Humans are born with an intuitive knowledge of what balances a system and when red lines are crossed. For example: if the give and take in a system is unbalanced, people recognize this, actively or unconsciously, and can tell there is some level of injustice or imbalance. Even if they can’t name it directly, the feeling that something isn’t quite right is one that everyone knows.
If give and take are balanced in an organization, tasks are distributed as fairly as possible and according to competences and skills; efforts are not carefully balanced against benefits and additional topics are not immediately fended off.
In organisations like these, the balance between that which is given and that which is taken, and vice-versa, is a given.
Employees and leadership work together openly and free from fear that the other is trying to take advantage.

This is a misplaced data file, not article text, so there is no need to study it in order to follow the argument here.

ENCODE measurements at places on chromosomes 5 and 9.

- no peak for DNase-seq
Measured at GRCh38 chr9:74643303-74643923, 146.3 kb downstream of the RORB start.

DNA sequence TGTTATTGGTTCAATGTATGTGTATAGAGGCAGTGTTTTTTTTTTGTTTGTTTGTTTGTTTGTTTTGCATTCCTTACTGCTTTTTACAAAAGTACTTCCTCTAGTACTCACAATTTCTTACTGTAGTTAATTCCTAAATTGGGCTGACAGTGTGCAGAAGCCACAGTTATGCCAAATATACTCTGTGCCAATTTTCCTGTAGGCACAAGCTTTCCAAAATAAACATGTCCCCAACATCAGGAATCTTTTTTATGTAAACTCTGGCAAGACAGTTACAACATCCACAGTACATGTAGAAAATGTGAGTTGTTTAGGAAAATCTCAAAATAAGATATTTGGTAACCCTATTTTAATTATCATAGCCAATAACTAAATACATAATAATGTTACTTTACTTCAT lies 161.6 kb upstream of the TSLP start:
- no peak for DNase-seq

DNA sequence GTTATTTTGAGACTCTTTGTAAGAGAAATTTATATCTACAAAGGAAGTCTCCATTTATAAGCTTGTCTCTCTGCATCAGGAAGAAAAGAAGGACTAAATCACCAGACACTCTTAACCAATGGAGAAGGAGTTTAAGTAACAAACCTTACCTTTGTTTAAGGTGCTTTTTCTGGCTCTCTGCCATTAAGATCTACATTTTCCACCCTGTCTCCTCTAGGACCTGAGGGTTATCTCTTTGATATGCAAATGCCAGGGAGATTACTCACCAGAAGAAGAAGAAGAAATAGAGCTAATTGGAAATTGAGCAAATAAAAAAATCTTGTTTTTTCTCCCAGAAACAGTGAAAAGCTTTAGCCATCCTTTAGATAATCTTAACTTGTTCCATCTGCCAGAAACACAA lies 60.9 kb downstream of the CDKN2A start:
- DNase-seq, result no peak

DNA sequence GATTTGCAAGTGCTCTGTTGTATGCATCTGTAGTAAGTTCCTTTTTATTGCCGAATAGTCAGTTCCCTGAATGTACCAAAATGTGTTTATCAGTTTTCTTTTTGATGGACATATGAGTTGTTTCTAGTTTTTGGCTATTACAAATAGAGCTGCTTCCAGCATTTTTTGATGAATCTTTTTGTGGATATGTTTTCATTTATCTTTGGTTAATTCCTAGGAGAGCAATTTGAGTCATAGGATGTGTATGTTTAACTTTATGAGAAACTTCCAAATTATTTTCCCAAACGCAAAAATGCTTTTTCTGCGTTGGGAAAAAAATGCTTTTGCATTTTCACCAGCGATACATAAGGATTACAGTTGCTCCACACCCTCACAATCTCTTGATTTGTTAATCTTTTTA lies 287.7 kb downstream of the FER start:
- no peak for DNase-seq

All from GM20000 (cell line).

If that balance is given, you can tell by looking for the following:
- Employees are motivated to do their work, despite that it may take a bit longer at times, if there are emergencies.
- Appreciation is not just an empty word, but something practiced at all levels of the organization.
- Leadership recognizes the achievements of the employees.
- Employees like taking on responsibility.
If that balance is not given, you can tell by the following:
- Employees consider that their rewards and pay are not in line with their efforts.
- Distribution of work in teams and projects is considered unfair and imbalanced.
- Leaders are not aware of the needs of their employees and don’t spend time considering them.
If left unchecked over the longer term, such imbalances lead to situations where people find their own way of levelling them, none of which are positive for an organization: less work is performed, there is little motivation to extend work efforts in bottleneck periods, potentially leading to the final consequence of businesses losing valuable resources.